(PSS) — The Public School System Special Education Program and the Commonwealth Healthcare Corp. Family Health Information Center. or F2F HIC are working together to improve access to online therapy services by distributing 175 new headsets to children with special health needs enrolled in public schools.
The helmets, which will be distributed to schools in Saipan, Tinian and Rota, were made available through funding provided to CHCC by the Health Resources and Services Administration of the US Department of Health and Human Services.
F2F HIC operates under CHCC’s Maternal, Infant, Child and Adolescent Health or MICAH programs.
“Our partnership with our public school system is very valuable,” said Danielle YJ Su, Children’s Health Coordinator, CHCC MICAH.
“We have an existing inter-agency agreement through CHCC…(and through this partnership) we believe that our children with special health care needs receive the specialist services needed through the special education program . We are here to support and collaborate,” she added.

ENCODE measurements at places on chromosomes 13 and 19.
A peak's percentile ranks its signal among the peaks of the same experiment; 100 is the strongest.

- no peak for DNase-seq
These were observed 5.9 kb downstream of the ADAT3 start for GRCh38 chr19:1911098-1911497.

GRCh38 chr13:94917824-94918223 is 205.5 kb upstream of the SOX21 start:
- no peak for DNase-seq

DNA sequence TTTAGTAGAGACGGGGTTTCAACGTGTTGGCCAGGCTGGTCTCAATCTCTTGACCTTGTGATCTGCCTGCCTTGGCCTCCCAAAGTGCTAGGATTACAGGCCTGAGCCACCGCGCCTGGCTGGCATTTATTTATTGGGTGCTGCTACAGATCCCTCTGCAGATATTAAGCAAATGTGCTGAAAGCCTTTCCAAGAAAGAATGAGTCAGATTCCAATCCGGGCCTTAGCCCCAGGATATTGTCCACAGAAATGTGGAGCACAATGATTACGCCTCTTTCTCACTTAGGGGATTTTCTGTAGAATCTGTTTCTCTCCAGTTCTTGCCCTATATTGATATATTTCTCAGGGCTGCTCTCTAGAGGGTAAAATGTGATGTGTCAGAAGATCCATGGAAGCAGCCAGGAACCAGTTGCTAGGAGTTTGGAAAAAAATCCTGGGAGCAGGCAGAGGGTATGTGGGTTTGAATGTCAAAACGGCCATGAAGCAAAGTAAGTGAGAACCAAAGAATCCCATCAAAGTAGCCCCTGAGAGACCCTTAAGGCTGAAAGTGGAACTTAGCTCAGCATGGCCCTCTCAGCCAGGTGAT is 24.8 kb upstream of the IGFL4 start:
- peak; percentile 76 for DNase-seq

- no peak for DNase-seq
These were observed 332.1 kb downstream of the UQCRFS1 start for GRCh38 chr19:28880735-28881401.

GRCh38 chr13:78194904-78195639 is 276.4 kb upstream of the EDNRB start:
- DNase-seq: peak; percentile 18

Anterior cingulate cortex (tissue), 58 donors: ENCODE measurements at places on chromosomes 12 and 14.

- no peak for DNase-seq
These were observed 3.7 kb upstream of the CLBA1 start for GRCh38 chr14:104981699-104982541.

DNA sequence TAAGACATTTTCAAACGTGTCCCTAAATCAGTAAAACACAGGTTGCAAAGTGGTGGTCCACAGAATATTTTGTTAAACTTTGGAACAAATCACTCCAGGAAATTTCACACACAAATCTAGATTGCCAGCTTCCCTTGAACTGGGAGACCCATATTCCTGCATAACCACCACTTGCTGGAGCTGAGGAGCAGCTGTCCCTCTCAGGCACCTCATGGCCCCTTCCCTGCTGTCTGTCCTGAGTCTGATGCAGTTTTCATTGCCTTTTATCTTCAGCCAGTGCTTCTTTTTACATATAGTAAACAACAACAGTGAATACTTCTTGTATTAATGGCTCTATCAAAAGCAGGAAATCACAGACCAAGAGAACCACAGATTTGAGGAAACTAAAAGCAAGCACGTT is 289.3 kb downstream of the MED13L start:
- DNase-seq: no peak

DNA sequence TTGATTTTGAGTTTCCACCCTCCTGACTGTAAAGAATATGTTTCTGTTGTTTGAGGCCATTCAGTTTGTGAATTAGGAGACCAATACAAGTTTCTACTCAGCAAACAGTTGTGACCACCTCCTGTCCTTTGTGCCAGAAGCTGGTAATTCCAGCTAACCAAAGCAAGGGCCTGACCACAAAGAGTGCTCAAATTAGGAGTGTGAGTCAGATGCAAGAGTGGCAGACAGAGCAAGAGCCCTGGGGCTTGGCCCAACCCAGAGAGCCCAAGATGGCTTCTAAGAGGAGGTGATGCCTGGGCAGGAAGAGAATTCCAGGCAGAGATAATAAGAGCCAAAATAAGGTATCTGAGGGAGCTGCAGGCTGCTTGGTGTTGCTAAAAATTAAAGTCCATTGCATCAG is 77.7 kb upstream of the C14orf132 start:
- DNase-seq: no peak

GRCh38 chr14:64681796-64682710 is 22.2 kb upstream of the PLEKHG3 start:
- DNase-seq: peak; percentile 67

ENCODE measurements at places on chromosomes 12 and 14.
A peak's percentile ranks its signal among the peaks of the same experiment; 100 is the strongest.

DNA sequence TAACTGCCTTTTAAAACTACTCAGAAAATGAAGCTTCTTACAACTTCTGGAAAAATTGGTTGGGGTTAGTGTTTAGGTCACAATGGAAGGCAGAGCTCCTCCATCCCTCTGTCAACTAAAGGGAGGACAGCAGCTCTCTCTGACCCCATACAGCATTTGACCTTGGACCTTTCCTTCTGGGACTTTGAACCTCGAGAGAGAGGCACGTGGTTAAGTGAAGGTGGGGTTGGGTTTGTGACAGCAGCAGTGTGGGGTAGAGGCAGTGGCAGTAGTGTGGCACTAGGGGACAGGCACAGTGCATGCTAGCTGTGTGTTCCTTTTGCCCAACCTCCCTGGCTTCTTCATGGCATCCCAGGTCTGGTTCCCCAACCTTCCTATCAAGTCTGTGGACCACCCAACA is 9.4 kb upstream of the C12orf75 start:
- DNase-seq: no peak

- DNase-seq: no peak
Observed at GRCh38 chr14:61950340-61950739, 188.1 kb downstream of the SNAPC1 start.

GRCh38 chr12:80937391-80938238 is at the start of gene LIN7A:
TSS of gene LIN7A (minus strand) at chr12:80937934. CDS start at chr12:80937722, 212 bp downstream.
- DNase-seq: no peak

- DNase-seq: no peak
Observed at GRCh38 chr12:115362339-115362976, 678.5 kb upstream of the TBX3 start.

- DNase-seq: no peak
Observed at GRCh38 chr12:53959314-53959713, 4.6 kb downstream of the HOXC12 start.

“These headsets will directly benefit our students with special health needs and the professionals who serve them,” Su said.
Donna Flores, PSS-SPED program director, agrees. “It’s very timely for us, especially for the children in our program who have been receiving online therapy services since transitioning to distance learning last year,” Flores said.
This year, the school system’s special education program is providing online therapy and support services to more than 400 children with special needs. These online services include speech therapy and occupational therapy.
As determined by the CHCC, children who have special health care needs or disabilities are referred to the PSS Early Intervention Program or the Special Education Program.
Flores said PSS-SPED’s partnership with CHCC MICAH and other agencies is endless.
“We stand up for all of our children and provide them with the support they need so they can access and benefit from the same education and opportunities that all their non-disabled peers enjoy as they transition into adulthood,” he said. she adds.